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Heterotrophic respiration in disturbed forests: A review with examples from North America

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Abstract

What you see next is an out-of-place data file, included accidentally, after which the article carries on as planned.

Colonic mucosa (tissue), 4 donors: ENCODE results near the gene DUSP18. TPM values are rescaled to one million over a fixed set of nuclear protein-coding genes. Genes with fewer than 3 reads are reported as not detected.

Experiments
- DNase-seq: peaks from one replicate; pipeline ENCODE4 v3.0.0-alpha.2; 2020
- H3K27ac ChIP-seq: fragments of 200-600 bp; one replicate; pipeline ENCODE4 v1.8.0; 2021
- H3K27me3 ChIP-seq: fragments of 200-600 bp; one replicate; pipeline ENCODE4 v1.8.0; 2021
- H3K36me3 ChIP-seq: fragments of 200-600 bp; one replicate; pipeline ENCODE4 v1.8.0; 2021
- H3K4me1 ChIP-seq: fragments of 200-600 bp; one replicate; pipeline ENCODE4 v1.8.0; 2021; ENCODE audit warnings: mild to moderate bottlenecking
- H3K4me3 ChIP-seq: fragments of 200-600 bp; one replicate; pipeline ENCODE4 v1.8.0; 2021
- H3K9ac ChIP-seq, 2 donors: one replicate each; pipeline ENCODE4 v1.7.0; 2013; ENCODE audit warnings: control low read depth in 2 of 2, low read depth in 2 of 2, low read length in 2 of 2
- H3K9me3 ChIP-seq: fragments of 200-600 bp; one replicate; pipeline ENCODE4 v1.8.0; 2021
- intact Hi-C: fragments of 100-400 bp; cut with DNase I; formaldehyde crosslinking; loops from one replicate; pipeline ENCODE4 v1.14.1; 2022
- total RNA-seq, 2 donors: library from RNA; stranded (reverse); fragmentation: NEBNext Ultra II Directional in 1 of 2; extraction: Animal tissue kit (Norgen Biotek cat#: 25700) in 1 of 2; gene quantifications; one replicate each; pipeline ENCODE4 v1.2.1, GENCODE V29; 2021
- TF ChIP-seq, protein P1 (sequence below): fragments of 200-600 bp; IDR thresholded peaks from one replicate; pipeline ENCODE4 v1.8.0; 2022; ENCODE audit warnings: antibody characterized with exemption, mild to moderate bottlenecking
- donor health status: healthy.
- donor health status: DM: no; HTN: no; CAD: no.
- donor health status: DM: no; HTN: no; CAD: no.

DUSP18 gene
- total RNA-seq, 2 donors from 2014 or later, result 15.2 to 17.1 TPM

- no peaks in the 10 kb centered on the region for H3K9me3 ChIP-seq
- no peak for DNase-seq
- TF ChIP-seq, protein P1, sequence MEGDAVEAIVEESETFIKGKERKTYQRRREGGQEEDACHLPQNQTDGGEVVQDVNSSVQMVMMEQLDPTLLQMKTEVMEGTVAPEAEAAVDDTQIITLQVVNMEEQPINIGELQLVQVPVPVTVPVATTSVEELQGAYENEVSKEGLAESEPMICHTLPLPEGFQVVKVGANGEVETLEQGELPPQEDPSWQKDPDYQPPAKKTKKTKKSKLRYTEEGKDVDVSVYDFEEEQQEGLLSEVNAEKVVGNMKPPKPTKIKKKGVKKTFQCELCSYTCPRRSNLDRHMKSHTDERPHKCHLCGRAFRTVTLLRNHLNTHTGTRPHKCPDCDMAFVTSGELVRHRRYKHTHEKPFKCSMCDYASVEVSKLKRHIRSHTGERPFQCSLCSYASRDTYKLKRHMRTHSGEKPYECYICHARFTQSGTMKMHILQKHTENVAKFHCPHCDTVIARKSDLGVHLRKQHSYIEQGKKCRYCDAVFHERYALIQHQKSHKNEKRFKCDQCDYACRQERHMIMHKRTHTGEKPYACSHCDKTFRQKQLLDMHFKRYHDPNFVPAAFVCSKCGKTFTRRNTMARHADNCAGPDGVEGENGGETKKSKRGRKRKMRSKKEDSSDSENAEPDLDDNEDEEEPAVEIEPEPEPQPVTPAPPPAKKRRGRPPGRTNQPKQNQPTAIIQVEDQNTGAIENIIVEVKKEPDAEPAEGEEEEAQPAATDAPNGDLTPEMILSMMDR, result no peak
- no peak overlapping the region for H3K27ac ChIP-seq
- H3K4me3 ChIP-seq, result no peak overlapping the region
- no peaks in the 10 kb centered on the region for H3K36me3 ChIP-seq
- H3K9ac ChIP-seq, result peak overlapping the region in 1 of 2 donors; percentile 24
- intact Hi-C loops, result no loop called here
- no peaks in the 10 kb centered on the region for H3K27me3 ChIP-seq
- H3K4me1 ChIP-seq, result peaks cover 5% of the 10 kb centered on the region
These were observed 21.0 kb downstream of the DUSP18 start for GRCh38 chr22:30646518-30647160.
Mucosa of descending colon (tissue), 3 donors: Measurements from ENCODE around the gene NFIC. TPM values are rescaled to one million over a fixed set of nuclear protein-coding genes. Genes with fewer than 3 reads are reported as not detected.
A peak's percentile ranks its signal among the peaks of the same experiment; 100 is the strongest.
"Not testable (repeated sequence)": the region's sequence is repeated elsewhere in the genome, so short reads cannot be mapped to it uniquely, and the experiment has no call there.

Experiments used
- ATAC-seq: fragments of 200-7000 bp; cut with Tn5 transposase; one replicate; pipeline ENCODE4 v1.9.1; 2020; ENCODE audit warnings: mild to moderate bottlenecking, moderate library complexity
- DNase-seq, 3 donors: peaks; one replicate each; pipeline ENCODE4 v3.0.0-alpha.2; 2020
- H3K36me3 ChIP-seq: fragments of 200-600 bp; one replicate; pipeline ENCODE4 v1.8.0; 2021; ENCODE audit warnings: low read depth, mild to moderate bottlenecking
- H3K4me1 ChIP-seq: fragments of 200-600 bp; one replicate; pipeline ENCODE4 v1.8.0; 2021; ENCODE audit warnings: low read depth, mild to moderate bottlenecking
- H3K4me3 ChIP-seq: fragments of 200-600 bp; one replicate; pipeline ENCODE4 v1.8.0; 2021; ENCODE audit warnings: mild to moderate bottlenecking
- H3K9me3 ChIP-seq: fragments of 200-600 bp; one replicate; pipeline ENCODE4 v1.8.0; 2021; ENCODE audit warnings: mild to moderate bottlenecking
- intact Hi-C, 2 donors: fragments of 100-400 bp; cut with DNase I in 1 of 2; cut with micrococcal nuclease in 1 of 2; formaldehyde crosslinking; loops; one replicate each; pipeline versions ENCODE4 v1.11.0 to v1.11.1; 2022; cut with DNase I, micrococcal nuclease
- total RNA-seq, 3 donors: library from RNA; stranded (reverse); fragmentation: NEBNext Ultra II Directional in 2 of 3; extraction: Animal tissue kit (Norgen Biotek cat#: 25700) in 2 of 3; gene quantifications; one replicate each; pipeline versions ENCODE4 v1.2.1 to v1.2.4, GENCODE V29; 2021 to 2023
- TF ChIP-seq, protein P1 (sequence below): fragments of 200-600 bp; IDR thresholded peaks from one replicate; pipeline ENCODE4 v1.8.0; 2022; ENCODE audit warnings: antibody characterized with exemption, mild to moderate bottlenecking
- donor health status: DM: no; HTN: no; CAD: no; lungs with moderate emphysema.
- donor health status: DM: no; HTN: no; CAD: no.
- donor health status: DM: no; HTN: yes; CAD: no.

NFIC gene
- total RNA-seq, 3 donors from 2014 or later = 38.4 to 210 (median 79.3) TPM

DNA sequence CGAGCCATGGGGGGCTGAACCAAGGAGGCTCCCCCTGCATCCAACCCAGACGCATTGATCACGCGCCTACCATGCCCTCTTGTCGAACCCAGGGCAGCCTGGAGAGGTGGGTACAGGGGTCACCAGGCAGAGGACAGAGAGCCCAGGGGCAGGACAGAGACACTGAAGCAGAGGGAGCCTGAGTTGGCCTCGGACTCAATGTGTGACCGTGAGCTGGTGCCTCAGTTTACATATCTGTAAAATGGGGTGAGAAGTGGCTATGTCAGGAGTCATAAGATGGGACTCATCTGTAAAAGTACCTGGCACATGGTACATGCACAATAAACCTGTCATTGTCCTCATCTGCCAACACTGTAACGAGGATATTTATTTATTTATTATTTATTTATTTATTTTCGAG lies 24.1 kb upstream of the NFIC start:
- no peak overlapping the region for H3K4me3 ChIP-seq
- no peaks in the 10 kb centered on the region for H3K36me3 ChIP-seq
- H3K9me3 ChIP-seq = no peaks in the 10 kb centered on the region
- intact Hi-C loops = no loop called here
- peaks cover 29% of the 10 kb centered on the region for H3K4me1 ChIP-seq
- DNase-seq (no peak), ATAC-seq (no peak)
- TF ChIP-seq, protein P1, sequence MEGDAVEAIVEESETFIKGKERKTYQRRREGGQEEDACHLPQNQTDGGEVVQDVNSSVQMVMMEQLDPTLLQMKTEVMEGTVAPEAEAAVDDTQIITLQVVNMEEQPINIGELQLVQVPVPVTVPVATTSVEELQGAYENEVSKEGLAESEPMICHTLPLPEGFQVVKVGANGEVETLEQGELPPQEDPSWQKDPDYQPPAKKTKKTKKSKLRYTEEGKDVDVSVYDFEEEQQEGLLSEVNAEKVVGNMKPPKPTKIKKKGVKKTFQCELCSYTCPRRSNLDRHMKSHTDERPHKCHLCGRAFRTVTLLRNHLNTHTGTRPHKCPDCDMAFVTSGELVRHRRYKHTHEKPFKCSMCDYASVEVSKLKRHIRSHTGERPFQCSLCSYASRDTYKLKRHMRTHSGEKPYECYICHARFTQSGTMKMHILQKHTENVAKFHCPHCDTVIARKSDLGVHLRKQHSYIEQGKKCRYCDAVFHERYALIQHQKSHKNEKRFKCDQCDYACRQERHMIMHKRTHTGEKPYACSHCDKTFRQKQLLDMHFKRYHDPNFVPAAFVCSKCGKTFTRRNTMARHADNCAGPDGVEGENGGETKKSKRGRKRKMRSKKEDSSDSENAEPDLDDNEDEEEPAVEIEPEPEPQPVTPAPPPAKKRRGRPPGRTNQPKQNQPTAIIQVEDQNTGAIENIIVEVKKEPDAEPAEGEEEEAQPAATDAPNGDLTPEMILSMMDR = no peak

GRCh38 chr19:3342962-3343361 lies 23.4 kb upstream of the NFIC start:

[1] Heterotrophic respiration (RH) is a major process releasing carbon to the atmosphere and is essential to understanding carbon dynamics in terrestrial ecosystems. Here we review what is known about this flux as related to forest disturbance using examples from North America. The global RH flux from soils has been estimated at 53–57 Pg C yr−1, but this does not include contributions from other sources (i.e., dead wood, heart-rots). Disturbance-related inputs likely account for 20–50% of all RH losses in forests, and disturbances lead to a reorganization of ecosystem carbon pools that influences how RH changes over succession. Multiple controls on RH related to climate, the material being decomposed, and the decomposers involved have been identified, but how each potentially interacts with disturbance remains an open question. An emerging paradigm of carbon dynamics suggests the possibility of multiple periods of carbon sinks and sources following disturbance; a large contributing factor is the possibility that postdisturbance RH does not always follow the monotonic decline assumed in the classic theory. Without a better understanding and modeling of RH and its controlling factors, it will be difficult to estimate, forecast, understand, and manage carbon balances of regions in which disturbance frequency and severity are changing. Meeting this challenge will require (1) improved field data on processes and stores, (2) an improved understanding of the physiological and environmental controls of RH, and (3) a more formal analysis of how model structure influences the RH responses that can be predicted.

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